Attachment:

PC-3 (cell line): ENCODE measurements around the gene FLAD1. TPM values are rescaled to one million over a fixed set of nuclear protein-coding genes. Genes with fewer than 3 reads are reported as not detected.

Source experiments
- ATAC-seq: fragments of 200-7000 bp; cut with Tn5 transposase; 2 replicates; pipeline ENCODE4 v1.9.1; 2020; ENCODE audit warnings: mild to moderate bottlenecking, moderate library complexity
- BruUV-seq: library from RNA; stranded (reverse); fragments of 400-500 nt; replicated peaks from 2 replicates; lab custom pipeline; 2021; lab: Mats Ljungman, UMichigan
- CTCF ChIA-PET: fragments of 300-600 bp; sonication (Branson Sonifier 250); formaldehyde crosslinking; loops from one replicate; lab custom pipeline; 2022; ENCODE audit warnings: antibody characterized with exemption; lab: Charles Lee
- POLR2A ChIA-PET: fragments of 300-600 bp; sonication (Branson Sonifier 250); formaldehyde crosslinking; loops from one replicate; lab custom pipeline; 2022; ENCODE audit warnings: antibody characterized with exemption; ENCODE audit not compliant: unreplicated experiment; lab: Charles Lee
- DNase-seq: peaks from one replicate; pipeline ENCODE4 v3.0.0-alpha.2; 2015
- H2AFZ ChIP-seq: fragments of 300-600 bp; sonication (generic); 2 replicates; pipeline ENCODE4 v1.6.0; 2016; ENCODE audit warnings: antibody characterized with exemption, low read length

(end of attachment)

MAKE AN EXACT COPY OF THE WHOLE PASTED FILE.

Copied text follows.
PC-3 (cell line): ENCODE measurements around the gene FLAD1. TPM values are rescaled to one million over a fixed set of nuclear protein-coding genes. Genes with fewer than 3 reads are reported as not detected.

Source experiments
- ATAC-seq: fragments of 200-7000 bp; cut with Tn5 transposase; 2 replicates; pipeline ENCODE4 v1.9.1; 2020; ENCODE audit warnings: mild to moderate bottlenecking, moderate library complexity
- BruUV-seq: library from RNA; stranded (reverse); fragments of 400-500 nt; replicated peaks from 2 replicates; lab custom pipeline; 2021; lab: Mats Ljungman, UMichigan
- CTCF ChIA-PET: fragments of 300-600 bp; sonication (Branson Sonifier 250); formaldehyde crosslinking; loops from one replicate; lab custom pipeline; 2022; ENCODE audit warnings: antibody characterized with exemption; lab: Charles Lee
- POLR2A ChIA-PET: fragments of 300-600 bp; sonication (Branson Sonifier 250); formaldehyde crosslinking; loops from one replicate; lab custom pipeline; 2022; ENCODE audit warnings: antibody characterized with exemption; ENCODE audit not compliant: unreplicated experiment; lab: Charles Lee
- DNase-seq: peaks from one replicate; pipeline ENCODE4 v3.0.0-alpha.2; 2015
- H2AFZ ChIP-seq: fragments of 300-600 bp; sonication (generic); 2 replicates; pipeline ENCODE4 v1.6.0; 2016; ENCODE audit warnings: antibody characterized with exemption, low read length